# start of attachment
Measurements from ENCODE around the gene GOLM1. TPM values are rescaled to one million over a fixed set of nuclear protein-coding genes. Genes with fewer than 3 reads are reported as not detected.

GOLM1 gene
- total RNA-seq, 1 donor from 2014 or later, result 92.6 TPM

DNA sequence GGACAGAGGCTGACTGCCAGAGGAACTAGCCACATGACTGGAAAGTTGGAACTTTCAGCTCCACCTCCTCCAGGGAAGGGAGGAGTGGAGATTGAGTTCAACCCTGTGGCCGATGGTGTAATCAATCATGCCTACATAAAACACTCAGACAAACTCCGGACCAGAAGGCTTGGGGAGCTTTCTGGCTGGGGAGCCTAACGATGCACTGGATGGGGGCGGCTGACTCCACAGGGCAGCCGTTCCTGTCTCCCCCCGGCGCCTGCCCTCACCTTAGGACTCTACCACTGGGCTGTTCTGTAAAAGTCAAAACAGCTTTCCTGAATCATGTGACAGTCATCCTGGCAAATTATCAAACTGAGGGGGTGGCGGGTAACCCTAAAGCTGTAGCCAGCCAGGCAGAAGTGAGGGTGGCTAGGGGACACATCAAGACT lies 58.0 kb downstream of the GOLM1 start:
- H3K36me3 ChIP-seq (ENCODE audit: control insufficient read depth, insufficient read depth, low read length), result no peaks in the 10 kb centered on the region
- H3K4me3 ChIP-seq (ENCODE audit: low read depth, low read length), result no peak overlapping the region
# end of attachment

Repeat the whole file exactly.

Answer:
Measurements from ENCODE around the gene GOLM1. TPM values are rescaled to one million over a fixed set of nuclear protein-coding genes. Genes with fewer than 3 reads are reported as not detected.

GOLM1 gene
- total RNA-seq, 1 donor from 2014 or later, result 92.6 TPM

DNA sequence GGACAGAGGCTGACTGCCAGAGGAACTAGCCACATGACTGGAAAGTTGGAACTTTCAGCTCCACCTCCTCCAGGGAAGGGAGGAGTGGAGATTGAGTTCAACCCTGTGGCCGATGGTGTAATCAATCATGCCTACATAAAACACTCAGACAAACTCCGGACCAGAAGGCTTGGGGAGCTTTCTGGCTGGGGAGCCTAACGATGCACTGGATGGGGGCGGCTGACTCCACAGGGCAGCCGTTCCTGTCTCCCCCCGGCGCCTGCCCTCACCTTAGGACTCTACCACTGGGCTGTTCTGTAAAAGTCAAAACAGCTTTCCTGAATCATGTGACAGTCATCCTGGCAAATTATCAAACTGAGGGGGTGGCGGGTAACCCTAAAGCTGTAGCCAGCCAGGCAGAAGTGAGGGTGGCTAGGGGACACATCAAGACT lies 58.0 kb downstream of the GOLM1 start:
- H3K36me3 ChIP-seq (ENCODE audit: control insufficient read depth, insufficient read depth, low read length), result no peaks in the 10 kb centered on the region
- H3K4me3 ChIP-seq (ENCODE audit: low read depth, low read length), result no peak overlapping the region